Celebrated the world over for his modern take on traditional Middle Eastern cuisine, Greg Malouf is a renowned chef, best-selling food author and seasoned traveller who is always in search of new flavours and ingredients. We’re thrilled to have Greg join us as an Intrepid Foodie and we recently sat down with him to chat about mezze, stuffed mussels, milk puddings and everything that’s marvellous about Turkish cuisine…
1. What was your first impression of Turkish cuisine?
As a young chef I spent time working in Austria and some of my colleagues at the restaurant were Turkish. They inspired me to go and visit Istanbul, and I did it in the most romantic way possible, traveling from Vienna, through eastern Europe on the Orient Express.
Mexican food was the first to be named a UNESCO World Heritage Cuisine. And as the birthplace of many now traditional dishes, including mole poblano, chalupas, cemitas, and chiles en nogada, Puebla is a good place to get to know the local treats.
If you’re visiting, here are 10 locations that MatadorU student Jessica Festa recommends for tasting authentic Mexican food…
My favourite thing about travelling in India? Hands down it’s the food.
Everyone I’ve met who’s fallen in love with India talks about its spirituality, people, history and colour, but for me all of this is encompassed in the delectable cuisine that is found in every city and every village.
Ancient cultures sure knew a thing or two about preserving their food. They might not have dried, pickled or cured the tastiest treats by today’s standards, but their clever ways of storing sustenance ensured their survival through very lean times…
North American tribes were the first ones to eat pemmican, a mixture of dried meat and tallow. It was widely adopted as a high-energy food by Arctic and Antarctic explorers, as it is a concentrated mixture of fat and protein.
Founder of Roupa Suja Project, a union of women who work to provide childcare, education, job training and assistance to people living in one of Rio’s largest slum, Marcia Ferreira da Costa is a fitting addition to our series on inspiring women…
“I was born in the favela of Rocinha, Rio de Janeiro, in the mid 1960s. I was one of four daughters and we, along with my parents, lived in a very very poor house. It was in front of an open ditch. Every time it rained a lot we would lose everything, and this is something I’ll never forget. The ditch would overflow and inundate my house bringing rats and garbage. We needed to sleep in other people’s houses and keep our clothes in bags etc. But despite this hard situation, I also remember we were always happy as a family. We were very close.
Can you imagine the entire Russian Federation being reconstructed in miniature? The diminishing Soviet Union tradition and technique of producing scale models has been resurrected for this impressive project and interactive work of art.
Known as the Grand Maket or ‘Grand Model’, it is the one of the most unusual museums of Russia. It’s an incredibly interesting miniature depiction of my country and it is in my city, St Petersburg.
Always wanted to go to Vietnam? Jeremy Bookman explains why he gives it the thumbs up…
“This journey was a long time coming, but even with all the anticipation my Intrepid adventure still exceeded my wildest dreams. I finally found myself on the Vietnam Express trip going south from Hanoi to Ho Chi Minh City. After a day or two adjusting to life in South East Asia, we left the kinetic pace of Hanoi behind for the serenity of Halong Bay.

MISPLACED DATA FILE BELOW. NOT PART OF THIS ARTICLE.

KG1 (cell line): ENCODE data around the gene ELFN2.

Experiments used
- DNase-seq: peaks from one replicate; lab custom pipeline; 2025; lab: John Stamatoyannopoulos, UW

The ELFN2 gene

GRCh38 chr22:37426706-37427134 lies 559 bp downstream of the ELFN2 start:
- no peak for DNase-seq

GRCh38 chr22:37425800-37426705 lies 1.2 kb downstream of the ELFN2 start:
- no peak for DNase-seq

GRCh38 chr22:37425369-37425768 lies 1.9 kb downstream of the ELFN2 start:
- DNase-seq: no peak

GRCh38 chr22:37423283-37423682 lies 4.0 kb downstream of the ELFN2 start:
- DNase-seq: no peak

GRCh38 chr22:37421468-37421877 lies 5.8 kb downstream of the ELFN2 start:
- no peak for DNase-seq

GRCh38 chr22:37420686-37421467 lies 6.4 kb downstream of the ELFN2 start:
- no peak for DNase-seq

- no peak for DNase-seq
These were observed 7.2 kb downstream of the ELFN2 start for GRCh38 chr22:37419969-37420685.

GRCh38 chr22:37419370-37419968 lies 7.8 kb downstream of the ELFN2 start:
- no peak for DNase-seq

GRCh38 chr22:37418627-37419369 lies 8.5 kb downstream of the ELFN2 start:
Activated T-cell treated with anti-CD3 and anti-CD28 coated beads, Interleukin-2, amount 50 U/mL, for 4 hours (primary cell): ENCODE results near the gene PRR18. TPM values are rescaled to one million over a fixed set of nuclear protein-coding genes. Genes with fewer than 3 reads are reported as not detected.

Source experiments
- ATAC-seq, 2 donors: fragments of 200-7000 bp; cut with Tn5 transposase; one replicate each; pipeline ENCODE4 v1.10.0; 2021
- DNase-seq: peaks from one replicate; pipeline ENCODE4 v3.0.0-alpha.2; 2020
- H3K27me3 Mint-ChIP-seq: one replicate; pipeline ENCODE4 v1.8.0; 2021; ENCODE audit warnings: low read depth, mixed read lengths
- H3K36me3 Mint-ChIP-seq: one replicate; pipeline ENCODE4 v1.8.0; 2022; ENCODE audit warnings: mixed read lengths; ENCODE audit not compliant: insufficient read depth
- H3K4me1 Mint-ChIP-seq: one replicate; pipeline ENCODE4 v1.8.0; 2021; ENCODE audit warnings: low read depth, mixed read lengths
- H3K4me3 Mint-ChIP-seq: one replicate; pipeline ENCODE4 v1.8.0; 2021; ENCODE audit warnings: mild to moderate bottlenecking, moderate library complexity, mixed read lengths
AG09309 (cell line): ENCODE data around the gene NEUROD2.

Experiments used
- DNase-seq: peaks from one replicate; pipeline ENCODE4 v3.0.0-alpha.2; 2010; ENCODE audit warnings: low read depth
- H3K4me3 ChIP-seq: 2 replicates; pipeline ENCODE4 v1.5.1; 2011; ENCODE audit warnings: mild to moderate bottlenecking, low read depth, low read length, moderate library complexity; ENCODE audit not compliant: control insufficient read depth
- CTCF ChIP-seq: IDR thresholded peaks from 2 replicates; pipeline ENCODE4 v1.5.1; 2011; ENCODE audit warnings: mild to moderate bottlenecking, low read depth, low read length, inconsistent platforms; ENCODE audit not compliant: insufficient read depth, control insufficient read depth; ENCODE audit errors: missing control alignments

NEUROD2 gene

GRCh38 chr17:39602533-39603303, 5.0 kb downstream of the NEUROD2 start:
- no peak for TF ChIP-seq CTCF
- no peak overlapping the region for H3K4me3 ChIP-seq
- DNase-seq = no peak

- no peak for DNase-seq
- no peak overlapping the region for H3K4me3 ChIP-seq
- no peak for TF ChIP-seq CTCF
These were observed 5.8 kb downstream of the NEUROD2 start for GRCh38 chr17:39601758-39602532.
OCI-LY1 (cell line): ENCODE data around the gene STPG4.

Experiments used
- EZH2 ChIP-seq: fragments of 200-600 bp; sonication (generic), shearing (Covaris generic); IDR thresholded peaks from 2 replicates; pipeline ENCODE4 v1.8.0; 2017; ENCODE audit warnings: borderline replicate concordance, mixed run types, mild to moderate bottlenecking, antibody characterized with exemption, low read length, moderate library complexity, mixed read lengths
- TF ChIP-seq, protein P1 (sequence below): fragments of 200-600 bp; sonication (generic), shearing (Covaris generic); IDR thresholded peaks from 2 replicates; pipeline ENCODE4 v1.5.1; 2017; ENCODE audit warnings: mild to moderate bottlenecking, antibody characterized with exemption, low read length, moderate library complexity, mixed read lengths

Being stranded at an airport is like being stuck on a city’s front doorstep. A doorstep that’s normally full of uninspiring fast food, uncomfortable chairs and awkward body searches. But before you curl up on the welcome mat and wait it out, Intrepid’s Adam Slater has come up with some handy tips for surviving the ultimate travel purgatory – the airport layover…
Tip 1 – Repack your bags
OK, this suggestion might seem rather hellish at first, but hear us out. We’re not saying you need to scatter your dirty underwear all over the boarding gate lounge, but a quick repack can make the next leg of your journey just a little bit more manageable. Heading for a change in climate? Time to take out that warm jacket for when you arrive. Where are your headphones? Could you find them in a dark aircraft cabin when the baby in front of you starts screaming? What about your passport? You’re going to need to be able to find that when, after said baby has kept you up all night, you suddenly find yourself in a foreign passport control. We might sound like your mother here, but an efficient packing strategy can stop you being ‘that guy’ who accidently threw his boarding pass in the bin with his packet of corn-chips.
Intrepid is thrilled to announce that Australian MasterChef 2011 finalist and MasterChef 2012 All-star Dani Venn will be joining our team of Intrepid Foodies and this week she’s off to enjoy a culinary journey through Bangkok and Chiang Mai on Bite-size Break – Thailand!
Dani’s love of food and cooking came from watching her Mum work the wok to create delicious meals for the family. Chinese food has influenced Dani’s style, as her ancestors were some of the first Chinese settlers to come to Australia. After finishing high school, Dani spent seven months voluntarily teaching English in Vietnam. Here she discovered street food, ate as much as she possibly could, and experienced an amazing and intriguing way of living.
The winners of the “Academy Awards of the food industry”*, The James Beard Awards have been announced and lo and behold, who should make the list but our favourite Intrepid Foodies and partners, The Perennial Plate!
The Real World Food Tour that Intrepid Travel produces in partnership with Daniel and Mirra, the dynamic duo behind The Perennial Plate, won the ‘Video Webcast: On Location’ category.